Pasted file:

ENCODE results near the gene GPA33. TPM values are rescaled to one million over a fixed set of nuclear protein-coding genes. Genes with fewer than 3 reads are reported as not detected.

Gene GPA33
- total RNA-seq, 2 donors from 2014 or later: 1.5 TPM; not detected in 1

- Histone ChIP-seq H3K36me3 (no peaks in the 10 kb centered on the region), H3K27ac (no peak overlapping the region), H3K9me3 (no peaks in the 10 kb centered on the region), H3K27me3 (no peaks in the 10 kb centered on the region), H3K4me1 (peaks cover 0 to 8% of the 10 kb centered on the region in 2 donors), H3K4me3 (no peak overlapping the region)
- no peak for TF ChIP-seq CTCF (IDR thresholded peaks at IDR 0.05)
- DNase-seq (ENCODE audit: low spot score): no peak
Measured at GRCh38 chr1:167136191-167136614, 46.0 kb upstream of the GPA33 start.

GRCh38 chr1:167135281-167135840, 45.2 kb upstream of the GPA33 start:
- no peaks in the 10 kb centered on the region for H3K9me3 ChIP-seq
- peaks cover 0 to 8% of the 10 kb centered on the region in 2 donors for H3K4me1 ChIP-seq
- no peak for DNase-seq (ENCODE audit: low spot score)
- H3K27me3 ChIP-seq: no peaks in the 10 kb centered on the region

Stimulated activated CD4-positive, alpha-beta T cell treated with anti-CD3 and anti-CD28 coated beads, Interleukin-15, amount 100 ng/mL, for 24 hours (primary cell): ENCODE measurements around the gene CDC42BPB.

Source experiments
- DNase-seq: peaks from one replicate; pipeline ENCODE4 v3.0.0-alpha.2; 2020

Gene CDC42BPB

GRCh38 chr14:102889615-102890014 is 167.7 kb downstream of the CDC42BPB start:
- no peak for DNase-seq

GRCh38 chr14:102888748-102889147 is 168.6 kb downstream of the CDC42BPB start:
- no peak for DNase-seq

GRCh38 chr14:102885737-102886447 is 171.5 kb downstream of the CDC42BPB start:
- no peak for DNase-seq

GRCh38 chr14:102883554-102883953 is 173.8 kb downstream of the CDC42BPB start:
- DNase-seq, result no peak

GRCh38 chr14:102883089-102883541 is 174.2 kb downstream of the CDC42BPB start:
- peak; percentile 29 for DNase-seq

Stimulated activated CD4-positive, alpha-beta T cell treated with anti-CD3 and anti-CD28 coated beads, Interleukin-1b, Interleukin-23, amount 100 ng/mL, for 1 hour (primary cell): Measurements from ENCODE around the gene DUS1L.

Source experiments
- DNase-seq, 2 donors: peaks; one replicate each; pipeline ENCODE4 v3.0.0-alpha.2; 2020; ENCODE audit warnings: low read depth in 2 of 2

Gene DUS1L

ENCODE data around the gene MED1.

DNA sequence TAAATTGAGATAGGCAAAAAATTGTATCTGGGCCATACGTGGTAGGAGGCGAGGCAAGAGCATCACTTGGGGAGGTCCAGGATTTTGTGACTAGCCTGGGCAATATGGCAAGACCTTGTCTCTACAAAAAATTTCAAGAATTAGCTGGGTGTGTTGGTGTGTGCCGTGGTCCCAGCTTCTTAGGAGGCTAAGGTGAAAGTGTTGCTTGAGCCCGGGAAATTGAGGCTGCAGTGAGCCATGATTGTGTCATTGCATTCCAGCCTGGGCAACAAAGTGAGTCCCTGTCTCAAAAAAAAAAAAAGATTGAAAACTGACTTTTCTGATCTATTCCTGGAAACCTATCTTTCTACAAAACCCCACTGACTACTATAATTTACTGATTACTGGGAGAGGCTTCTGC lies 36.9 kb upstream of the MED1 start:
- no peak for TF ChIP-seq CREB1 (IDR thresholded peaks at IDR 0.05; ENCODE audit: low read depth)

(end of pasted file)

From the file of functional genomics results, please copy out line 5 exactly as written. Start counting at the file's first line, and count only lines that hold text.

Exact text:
- no peak for TF ChIP-seq CTCF (IDR thresholded peaks at IDR 0.05)